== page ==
Dr. Nancy Grace Roman, the “Mother of the Hubble Telescope” has passed away at the age of 93. The astronomer, who was honored with a LEGO mini-fig last year, was a long-time mentor and advocate for girls in STEM.  She died  December 25, 2018 in Germantown, Maryland, of natural causes.  Born May 16, 1925 in Nashville, Tennessee, she was the first Chief of Astronomy in the Office of Space Science at NASA Headquarters and the first woman to hold an executive position at NASA.

Dr. Nancy Grace Roman in 1962, shown with a model of the Orbiting Solar Observatory. {image via NASA}
Dr. Nancy Grace Roman with a model of the Orbiting Solar Observatory {image via NASA, 1962]

Dr. Roman, according to the New York Times,  “oversaw the early planning for the Hubble Space Telescope, which began orbiting Earth above its atmosphere in April 1990 to capture an unobstructed view of the universe.”

Placed into orbit from a manned Discovery shuttle and named for the pioneering American astronomer Edwin Hubble, the Hubble became the first large optical telescope in space. It has enhanced knowledge of distant galaxies as well as planets in our own solar system by transmitting images that would have been distorted if it were operating from within the Earth’s atmosphere.”

In addition to helping plan the Hubble Telescope, she was a major advocate for its construction and financing.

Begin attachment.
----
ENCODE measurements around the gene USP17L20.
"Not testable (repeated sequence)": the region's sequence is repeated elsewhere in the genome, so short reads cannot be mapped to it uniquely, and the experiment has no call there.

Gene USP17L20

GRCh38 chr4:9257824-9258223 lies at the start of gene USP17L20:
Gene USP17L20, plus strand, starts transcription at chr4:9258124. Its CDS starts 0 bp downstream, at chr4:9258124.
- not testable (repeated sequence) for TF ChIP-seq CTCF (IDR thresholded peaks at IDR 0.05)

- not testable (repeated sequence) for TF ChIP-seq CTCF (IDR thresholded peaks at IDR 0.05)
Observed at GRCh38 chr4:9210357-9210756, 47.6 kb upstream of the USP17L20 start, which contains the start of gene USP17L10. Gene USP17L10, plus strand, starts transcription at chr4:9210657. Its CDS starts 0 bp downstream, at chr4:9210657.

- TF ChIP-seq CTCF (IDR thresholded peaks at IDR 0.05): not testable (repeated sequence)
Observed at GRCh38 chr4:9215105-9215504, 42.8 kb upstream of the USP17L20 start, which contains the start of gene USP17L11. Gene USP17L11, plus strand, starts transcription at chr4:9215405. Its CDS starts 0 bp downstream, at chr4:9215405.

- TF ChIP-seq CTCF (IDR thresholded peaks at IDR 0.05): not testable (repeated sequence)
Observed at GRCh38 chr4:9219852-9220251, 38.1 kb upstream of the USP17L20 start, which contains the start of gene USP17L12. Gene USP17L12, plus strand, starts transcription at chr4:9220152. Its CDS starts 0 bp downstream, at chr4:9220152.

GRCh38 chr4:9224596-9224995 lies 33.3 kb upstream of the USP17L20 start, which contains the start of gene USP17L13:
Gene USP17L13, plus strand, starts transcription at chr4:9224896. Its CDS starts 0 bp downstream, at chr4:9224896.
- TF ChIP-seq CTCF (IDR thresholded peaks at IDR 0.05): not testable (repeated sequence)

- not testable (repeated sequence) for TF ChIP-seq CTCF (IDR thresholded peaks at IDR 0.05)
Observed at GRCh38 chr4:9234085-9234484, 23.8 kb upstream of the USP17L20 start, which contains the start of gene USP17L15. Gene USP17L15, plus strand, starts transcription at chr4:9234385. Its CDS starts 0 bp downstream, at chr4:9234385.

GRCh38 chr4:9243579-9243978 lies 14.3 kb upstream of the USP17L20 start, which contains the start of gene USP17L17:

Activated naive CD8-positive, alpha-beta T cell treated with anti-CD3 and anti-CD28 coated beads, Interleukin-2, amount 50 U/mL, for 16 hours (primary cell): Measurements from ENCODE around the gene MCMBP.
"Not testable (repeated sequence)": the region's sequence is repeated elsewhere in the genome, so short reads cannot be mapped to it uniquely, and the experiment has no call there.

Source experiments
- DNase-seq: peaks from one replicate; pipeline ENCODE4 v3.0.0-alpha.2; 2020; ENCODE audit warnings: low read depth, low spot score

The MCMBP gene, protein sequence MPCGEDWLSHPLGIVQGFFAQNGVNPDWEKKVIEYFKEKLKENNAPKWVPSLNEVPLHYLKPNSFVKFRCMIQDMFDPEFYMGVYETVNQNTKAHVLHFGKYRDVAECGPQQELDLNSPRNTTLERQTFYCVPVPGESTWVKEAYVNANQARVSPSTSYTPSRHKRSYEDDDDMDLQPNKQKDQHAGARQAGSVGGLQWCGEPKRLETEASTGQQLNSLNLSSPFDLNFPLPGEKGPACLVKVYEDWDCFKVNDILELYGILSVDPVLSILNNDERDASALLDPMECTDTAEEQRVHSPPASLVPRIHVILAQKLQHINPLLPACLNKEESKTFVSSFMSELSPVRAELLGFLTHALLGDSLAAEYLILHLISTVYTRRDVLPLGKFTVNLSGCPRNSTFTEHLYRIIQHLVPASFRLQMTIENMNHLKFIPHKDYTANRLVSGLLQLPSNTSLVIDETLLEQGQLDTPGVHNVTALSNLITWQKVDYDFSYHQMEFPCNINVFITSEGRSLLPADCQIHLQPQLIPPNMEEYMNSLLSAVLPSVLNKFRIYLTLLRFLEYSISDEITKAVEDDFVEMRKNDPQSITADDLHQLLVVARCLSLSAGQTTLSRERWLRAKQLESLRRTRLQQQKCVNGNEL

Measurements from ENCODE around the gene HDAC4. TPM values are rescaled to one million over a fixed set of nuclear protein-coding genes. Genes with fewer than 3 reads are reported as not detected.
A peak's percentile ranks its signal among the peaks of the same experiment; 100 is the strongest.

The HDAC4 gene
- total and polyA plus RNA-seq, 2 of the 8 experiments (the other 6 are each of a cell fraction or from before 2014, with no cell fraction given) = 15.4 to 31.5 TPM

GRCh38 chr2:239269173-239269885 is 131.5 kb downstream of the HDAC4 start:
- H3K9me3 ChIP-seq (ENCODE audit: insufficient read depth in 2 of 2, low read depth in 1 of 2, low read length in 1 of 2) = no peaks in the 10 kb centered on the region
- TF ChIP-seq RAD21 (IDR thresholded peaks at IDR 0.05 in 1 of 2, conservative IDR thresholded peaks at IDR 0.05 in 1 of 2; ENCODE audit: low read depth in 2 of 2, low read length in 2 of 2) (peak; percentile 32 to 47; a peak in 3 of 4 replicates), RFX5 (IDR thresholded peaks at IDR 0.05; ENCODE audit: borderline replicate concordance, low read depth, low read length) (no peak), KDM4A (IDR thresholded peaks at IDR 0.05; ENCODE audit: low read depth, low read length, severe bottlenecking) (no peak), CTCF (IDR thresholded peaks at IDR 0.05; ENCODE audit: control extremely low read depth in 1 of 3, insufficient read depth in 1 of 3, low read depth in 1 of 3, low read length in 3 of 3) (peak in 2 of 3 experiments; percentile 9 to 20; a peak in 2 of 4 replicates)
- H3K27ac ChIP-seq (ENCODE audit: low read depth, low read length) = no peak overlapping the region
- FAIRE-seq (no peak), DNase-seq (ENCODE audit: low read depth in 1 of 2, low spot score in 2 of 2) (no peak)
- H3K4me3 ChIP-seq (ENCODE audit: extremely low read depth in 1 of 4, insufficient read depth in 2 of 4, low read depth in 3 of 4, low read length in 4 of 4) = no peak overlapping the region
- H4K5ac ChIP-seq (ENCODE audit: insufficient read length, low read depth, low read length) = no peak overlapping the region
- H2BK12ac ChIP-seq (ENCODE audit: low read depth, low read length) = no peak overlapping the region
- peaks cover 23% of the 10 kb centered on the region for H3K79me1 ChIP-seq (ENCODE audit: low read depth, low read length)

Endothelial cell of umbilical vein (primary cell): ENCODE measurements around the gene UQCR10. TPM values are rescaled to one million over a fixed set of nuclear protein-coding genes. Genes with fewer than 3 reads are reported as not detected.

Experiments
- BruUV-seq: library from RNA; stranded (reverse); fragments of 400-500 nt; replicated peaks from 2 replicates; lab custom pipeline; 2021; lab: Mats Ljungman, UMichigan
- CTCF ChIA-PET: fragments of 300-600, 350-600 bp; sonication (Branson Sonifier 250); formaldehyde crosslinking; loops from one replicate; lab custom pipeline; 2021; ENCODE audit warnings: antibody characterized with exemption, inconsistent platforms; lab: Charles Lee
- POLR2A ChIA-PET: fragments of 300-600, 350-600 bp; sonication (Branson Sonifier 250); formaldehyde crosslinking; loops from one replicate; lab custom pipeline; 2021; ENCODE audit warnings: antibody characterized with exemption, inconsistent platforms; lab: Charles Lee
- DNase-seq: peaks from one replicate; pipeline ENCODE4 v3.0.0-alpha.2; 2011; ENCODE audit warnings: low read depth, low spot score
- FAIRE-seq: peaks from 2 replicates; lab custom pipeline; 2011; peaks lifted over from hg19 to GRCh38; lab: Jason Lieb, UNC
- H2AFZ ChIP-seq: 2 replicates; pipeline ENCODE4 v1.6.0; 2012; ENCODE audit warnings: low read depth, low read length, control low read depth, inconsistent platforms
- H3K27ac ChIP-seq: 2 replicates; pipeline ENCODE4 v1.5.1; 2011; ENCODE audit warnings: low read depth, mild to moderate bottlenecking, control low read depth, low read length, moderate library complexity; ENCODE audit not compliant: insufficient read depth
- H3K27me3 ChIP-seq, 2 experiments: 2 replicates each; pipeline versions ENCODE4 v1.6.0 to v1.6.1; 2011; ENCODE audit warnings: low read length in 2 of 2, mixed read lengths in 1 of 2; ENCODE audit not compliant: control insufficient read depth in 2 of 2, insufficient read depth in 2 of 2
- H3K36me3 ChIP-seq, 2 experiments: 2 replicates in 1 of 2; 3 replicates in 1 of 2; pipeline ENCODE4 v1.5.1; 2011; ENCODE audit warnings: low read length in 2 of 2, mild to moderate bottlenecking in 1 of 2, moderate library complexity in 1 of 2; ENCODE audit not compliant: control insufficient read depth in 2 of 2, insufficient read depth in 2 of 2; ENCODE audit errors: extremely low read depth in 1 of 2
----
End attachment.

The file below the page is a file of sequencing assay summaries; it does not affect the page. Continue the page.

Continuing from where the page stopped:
Dr. Roman as a Lego mini-fig. {image via LEGO}
She was also in charge of the planning and development of the

Dr. Roman earned her Ph.D. in astronomy from the University of Chicago in 1949. She worked for NASA from 1959 until 1979. When she retired, she was manager of the Astronomical Data Center at Goddard Space Flight Center. She continued working at Goddard as a contractor after her official retirement.

Dr. Roman developed an interest in astronomy as a child. At the age of eleven, when her family moved to Reno, Nevada, which at the time had minimal light pollution, she was fascinated with the night sky and formed an astronomy club with her friends.

The asteroid 2516 Roman was named in her honor. In 1962 Life Magazine named her one of the 100 Most Important Young People. The Washington Post reported that “her honors included the Women in Aerospace Lifetime Achievement Award and the NASA Exceptional Scientific Achievement Award. She helped promote professional opportunities for women through the American Association of University Women and spoke frequently in schools to encourage children to take on the challenges of science.”

“Astronomers had been wanting to get observations from above the atmosphere for a long time. Looking through the atmosphere is somewhat like looking through a piece of old, stained glass,” Dr. Roman told Voice of America in 2011. “The glass has defects in it, so the image is blurred from that.” She encouraged and fought for technology to help astronomers see beyond Earth’s atmosphere, like the Orbiting Solar Observatory and the Hubble Telescope.

In an article for Science Magazine, she said she was glad she ignored the many people who told her she could not be an astronomer. We’re glad, too.

Thank you for your vision, Dr. Roman.


Susan Macdonald
Susan Macdonald

Susan Macdonald is the author of the children’s book “R is for Renaissance Faire”, as well as 26 short stories, mostly fantasy in “Alternative Truths”, “Swords and Sorceress ”, Swords &Sorceries Vols. 1, 2, & 5, “Cat Tails” “Under Western Stars”, and “Knee-High Drummond and the Durango Kid”. Her articles have appeared on SCIFI.radio’s web site, in The Inquisitr, and in The Millington Star. She enjoys Renaissance Faires (see book above), science fiction conventions,  Highland Games, and Native American pow-wows.